LEED version 3 - Certification/Decertification

LEED version 3 - Certification/Decertification

By George Nicholos

When the U.S. Green Building Council (USGBC) recently rolled out version 3 of the Leadership and Environmental Design (LEED) green building rating system in July of 2009, the question of whether a building's LEED certification could be taken away or the building decertified quickly became a hotly debated issue. The issue came to the forefront in a high profile challenge to the LEED rating of a mid-west school project and was further fueled by new provisions in LEED 2009 which reserved the USGBC's ability to revoke certification of a project that fails to meet the program's MPR's or Minimum Program Requirements. One such MPR included a new requirement regarding mandatory information sharing about the project's energy and water usage for five years after certification. What was missing from USGBC was a clarification whether a threat of decertification was at the initial rating approval/award stage or whether the threat of decertification extended through the five year reporting stage.

Thankfully USGBC issued LEED 2009 MPR Supplement Guidance document version 1.0 in November 2009 which helps clarify the decertification issue. The supplemental guidance document states that if it becomes known that a LEED project is or was in violation of an MPR, certification may be revoked, or the certification process may be halted and that these situations will be handled on a case by case basis. The supplemental guide also states that the utilities consumption reporting MPR was not intended to penalize project teams with buildings that do not perform as well as intended or to create insurmountable technical or legal barriers to registering a LEED project.

USGBC further clarified its intent by stating that the intent for the five year reporting requirement was to improve future version of LEED rather than to strip certification from prior projects. However, building owners, project developers, builders, and designers should take great care with the express and implied promises made in their projects as the question and threat of decertification remains unchanged in LEED ver. 3 and presently only resides within the language of a supplemental USGBC opinion statement. Great care should also be taken to correctly report all information in a LEED certification request as it has and remains USGBC's policy to go back and review certification in instances where a petitioner either lied or unintentionally provided inaccurate information thereby misrepresenting the project.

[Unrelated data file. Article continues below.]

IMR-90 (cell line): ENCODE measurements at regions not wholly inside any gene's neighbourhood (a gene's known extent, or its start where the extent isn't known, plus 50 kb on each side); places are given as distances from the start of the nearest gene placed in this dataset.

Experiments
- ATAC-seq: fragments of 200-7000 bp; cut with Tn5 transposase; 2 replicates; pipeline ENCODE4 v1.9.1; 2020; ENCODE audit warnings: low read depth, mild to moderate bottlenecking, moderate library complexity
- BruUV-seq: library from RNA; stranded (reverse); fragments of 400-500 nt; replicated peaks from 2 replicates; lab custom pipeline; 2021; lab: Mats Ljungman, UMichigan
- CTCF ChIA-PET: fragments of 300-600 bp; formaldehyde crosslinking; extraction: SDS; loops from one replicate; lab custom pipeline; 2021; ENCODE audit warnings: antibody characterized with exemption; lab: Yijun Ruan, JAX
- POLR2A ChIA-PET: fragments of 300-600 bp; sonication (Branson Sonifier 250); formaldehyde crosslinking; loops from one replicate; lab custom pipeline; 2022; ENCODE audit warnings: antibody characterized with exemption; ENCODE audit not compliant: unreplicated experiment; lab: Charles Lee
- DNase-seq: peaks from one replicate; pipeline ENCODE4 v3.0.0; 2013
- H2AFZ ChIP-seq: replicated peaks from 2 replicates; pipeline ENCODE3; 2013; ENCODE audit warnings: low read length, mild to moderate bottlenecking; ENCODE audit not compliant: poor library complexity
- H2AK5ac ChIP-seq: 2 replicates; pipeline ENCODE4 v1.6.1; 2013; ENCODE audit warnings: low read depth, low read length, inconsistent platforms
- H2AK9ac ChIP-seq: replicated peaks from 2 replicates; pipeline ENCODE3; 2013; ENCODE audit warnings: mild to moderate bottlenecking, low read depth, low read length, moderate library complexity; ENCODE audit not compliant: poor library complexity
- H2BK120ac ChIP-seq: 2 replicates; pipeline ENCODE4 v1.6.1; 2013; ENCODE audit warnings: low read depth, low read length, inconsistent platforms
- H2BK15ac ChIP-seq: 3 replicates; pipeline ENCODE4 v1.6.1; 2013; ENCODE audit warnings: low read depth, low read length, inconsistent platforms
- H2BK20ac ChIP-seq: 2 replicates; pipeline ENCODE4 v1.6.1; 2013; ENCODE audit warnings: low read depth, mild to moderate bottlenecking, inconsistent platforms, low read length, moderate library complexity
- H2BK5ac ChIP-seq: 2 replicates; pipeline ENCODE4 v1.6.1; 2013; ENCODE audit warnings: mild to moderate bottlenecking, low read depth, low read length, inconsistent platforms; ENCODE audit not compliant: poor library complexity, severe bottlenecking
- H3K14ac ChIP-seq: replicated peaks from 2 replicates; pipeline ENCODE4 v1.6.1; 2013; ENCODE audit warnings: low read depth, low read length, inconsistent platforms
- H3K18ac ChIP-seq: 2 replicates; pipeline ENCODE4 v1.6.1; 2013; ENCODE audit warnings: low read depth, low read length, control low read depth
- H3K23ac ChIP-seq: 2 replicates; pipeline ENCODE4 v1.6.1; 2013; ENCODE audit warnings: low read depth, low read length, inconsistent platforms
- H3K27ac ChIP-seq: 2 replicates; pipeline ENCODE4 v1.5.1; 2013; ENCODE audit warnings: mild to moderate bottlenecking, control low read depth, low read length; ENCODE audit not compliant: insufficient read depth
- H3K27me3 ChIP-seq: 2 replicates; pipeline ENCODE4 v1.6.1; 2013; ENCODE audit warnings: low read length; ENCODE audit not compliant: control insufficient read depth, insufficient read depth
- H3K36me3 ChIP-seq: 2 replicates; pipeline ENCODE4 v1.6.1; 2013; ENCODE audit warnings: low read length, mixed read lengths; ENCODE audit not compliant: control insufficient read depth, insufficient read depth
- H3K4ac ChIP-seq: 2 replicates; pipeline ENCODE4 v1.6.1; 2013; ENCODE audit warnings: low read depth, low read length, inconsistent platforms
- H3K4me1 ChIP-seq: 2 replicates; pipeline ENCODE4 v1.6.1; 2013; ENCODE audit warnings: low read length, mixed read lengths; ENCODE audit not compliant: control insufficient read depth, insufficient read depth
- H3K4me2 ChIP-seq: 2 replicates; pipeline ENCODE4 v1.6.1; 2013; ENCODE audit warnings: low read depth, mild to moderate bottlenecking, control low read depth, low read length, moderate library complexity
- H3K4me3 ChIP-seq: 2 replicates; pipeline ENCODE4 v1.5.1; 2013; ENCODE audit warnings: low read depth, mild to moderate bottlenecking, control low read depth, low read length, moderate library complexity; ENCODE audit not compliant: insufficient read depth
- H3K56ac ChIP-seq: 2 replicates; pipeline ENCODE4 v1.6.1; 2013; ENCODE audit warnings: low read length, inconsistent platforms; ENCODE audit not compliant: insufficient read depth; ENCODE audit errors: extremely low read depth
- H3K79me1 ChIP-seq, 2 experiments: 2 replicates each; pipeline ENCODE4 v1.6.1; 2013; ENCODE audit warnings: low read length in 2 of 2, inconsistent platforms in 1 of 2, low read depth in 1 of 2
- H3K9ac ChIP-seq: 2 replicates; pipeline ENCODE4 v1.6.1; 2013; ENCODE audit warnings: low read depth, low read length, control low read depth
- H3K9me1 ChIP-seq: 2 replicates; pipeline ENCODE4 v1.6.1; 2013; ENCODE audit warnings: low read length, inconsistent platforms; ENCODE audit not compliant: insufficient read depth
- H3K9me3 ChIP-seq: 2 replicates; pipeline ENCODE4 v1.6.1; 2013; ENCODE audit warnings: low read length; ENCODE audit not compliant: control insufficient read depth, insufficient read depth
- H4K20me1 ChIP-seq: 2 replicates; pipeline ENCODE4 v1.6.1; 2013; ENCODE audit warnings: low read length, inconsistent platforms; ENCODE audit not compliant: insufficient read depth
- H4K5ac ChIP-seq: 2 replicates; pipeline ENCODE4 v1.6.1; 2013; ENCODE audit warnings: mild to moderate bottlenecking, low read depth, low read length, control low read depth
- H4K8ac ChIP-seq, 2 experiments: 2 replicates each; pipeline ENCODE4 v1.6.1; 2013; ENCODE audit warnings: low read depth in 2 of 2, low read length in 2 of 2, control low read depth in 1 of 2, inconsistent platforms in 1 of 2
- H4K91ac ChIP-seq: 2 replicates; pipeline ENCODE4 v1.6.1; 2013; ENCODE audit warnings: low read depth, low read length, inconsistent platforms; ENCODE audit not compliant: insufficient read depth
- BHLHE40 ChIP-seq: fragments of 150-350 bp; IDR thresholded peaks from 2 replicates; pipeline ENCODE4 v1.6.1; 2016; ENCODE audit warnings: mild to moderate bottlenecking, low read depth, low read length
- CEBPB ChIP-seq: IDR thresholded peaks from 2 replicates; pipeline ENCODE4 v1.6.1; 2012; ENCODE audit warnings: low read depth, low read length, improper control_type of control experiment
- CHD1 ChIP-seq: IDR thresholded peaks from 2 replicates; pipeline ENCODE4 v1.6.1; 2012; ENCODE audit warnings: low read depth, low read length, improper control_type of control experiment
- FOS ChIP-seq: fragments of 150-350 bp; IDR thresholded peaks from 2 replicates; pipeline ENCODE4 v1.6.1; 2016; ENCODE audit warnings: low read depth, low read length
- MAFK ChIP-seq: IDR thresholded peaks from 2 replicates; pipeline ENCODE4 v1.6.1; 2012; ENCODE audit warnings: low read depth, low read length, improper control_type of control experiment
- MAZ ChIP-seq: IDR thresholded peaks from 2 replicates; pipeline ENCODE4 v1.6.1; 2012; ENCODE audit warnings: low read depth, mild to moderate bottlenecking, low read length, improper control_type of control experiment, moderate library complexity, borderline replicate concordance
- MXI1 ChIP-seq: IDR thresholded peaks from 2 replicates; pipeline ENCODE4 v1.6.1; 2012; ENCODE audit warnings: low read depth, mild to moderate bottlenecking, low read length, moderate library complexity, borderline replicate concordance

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George Nicholos is an attorney and architect with Vandeventer Black and concentrates his law practice in construction, architecture and public contracts.

He advises clients on a variety of construction and government based matters including FOIA requests, complaint filings, building code compliance reviews and protocols, and building forensic issues. He is experienced in the analysis of construction and materials issues, accessibility issues, building code compliance, negotiations, billing disputes, contracts, claims avoidance/liability shielding and design/construction defect issues on behalf of builders, developers, architects, engineers and property owners. He is also skilled in preparing condition assessments for evaluation and remediation of both commercial and residential properties.

George's 21 years of experience as an architect includes a full range of traditional architectural professional services including project management, fee preparation, fee negotiation, field data collection, consultant engineer direction and coordination, project design, construction estimating, preparation of construction documents, specification writing, shop drawing review and construction administration for both commercial and residential project types. George's experience as a forensic architect includes the analysis of an extensive range of building forensic issues including building/material defects, building component failure, moisture intrusion, building code violations, roof failures and settlement damage. 

George received a Bachelor of Environmental Design in Architecture from North Carolina State University, a Master of Architecture from Georgia Institute of Technology, and a J.D. from Regent University. He clerked with the Northrop Grumman Newport News Ship Building Law Department. George is licensed to practice both law and architecture in Virginia. He is also certified with the National Council Architectural Registration Board (NCARB) and is a member of the American Institute of Architects.

Before joining Vandeventer Black, George worked as a Forensic Architect with HBA Architecture & Interior Design.